Q: I'm so sick of you so-called business experts always saying the customer is always right. This is my business, not the customer's, so I'm the one who's always right. Sure, they can have an opinion, but in the end it's up to me to decide who's right and who's not. And if the customer doesn't like it they can take their business elsewhere. What do you say to that, Mr. Business Expert?
-- Paul W.
A: Ah, Paul, and I had such high hopes that we would be friends. Oh well, so much for that hope. The fact is, Paul, within the context of a normal business transaction, the customer is always right. If you can't accept that fact, you won't have customers for long.
Sure, the customer might also be unreasonable, demanding, obnoxious, totally insane, and argumentative, but if you are willing to take their money in exchange for providing a product or service, then yes, the customer is always right.
I agree that there are terrible customers that will beat you into the ground if you let them. They rant, they rave, and they demand more than they should receive. But guess what, Paul? If a customer crosses the line of reasonability you don't have to do business with them. Thank them for their time and then send them on their not-so-merry way. Let them become someone else's problem if they are too much for you.
I have invited customers to take their business elsewhere and there is absolutely nothing wrong with that. The truth is some customers can not be pacified and end up doing more harm to your business than good. Still, it's up to you to do business with them and if you choose to do so, you basically agree to put up with whatever they dish out.
Most customer issues arise from bad customer service. There is not a week that goes by that I am not confronted with bad customer service, provided by apathetic business owners and their disgruntled employees who don't seem to give a flip that I am not a happy customer.
As an entrepreneur I give my fellow entrepreneurs more leeway than most people when it comes to bad customer service. I know how hard it is to be in business and I know how busy the average entrepreneur is. Still, the entrepreneur who ignores the customers needs will not be an entrepreneur very long.
I am not an over-demanding customer, but I do expect to be treated with the respect due someone who is willing to pay hard earned money for a product or service. In the past year I have been physically assaulted by a car salesman who refused to back up the promises he had made to get my signature on the dotted line. I've given up going to a certain Mexican fast food restaurant because the spiky-haired kids behind the counter act like taking my order is a major imposition on their day and when I do convince them to sell me food, the order is always wrong. And a certain cable company is still billing me for cable service at a house I moved out of six months ago.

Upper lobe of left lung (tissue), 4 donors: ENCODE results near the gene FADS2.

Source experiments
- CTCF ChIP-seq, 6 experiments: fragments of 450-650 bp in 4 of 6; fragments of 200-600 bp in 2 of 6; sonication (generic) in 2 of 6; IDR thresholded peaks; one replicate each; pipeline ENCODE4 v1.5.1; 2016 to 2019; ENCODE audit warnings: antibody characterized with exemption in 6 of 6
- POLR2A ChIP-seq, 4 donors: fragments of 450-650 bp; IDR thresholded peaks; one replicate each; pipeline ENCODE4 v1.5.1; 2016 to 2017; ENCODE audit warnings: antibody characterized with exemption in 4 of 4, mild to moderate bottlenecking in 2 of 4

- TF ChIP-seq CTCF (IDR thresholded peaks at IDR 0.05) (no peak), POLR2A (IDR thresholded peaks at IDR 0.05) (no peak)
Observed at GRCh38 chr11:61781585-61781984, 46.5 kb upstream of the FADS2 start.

So don't preach to me about who's right and who's wrong, Paul, because I have enough customer service horror stories to fill your soon to be empty appointment book, and in every case the customer WAS right.
Tell you what, Paul, instead of continuing my regular customer service sermon let me take this opportunity to write an open letter to you and other entrepreneurs everywhere who share your point of view.
Dear Paul (and the rest of you jokers),
The next time I order your product and you swear on a stack of bibles that it will absolutely, positively be there overnight and when it doesn't show up for two weeks and is broken in a dozen pieces and I call you to complain and you just say, "Oh well..."
The next time you tell me that my house needs a new roof when really all it really needs is a few shingles nailed down and when I confront you with the truth of the matter and you just say, "Oh well..."
The next time you tell me that my car needs a new engine when all it really needs is a battery, and I point this out to you and you just say, "Oh well..."
The next time I get lousy customer service from you I am going to go out of my way to let the world know about you. I'm going to start a campaign of customer service unawareness that will have angry customers beating on your door with torches and pitch forks in hand.
I'm going to send emails to everyone I know and encourage them to pass them on to everyone they know. It'll be like that old shampoo commercial where I tell two friends and they tell two friends and they tell two friends and before you know it the entire world will know to avoid your business like the plague.
Then I'm going to build a website dedicated to telling the world about your lousy customer service, Paul. I'll register it with replace engines and send out press releases and buy TV and radio spots that announce to the world that your idea of customer service leaves much to be desired.
And when you come crying back to me, Paul, moaning that you have been run out of business as a result of my campaign of customer service unawareness do you know what I'm going to say?
That's right, Paul, old pal.
I'll just say, "Oh well."
Here's to your success!